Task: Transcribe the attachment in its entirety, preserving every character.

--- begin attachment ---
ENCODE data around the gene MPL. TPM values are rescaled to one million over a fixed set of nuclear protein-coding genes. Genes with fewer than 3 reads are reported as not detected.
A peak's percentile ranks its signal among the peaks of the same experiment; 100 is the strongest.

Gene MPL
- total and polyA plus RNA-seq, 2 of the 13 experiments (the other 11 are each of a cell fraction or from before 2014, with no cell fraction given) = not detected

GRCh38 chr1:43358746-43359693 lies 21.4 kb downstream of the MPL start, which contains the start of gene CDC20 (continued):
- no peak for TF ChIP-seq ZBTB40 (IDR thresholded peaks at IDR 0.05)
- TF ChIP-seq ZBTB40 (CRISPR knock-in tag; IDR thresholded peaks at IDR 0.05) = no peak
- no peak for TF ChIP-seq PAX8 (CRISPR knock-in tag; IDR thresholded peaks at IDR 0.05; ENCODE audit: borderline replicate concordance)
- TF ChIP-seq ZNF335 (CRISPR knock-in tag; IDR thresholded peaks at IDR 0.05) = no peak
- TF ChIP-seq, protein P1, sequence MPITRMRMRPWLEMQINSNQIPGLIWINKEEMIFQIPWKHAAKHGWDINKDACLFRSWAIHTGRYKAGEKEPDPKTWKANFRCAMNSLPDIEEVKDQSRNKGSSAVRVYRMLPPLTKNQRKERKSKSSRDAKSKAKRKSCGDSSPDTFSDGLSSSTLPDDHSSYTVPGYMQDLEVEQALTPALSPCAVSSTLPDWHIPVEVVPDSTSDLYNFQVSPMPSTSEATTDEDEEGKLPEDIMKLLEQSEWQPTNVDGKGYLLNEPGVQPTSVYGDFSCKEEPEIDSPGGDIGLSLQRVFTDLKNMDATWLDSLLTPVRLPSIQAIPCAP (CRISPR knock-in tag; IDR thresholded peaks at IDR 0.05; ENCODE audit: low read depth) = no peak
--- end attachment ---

ENCODE data around the gene MPL. TPM values are rescaled to one million over a fixed set of nuclear protein-coding genes. Genes with fewer than 3 reads are reported as not detected.
A peak's percentile ranks its signal among the peaks of the same experiment; 100 is the strongest.

Gene MPL
- total and polyA plus RNA-seq, 2 of the 13 experiments (the other 11 are each of a cell fraction or from before 2014, with no cell fraction given) = not detected

GRCh38 chr1:43358746-43359693 lies 21.4 kb downstream of the MPL start, which contains the start of gene CDC20 (continued):
- no peak for TF ChIP-seq ZBTB40 (IDR thresholded peaks at IDR 0.05)
- TF ChIP-seq ZBTB40 (CRISPR knock-in tag; IDR thresholded peaks at IDR 0.05) = no peak
- no peak for TF ChIP-seq PAX8 (CRISPR knock-in tag; IDR thresholded peaks at IDR 0.05; ENCODE audit: borderline replicate concordance)
- TF ChIP-seq ZNF335 (CRISPR knock-in tag; IDR thresholded peaks at IDR 0.05) = no peak
- TF ChIP-seq, protein P1, sequence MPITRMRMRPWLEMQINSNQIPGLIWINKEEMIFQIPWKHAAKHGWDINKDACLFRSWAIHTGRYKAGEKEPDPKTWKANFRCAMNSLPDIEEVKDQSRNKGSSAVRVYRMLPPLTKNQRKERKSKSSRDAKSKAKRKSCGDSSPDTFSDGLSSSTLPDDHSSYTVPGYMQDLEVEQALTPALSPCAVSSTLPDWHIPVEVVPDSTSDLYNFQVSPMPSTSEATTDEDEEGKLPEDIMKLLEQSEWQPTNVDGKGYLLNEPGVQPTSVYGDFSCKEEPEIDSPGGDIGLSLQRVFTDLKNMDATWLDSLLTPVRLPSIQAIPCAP (CRISPR knock-in tag; IDR thresholded peaks at IDR 0.05; ENCODE audit: low read depth) = no peak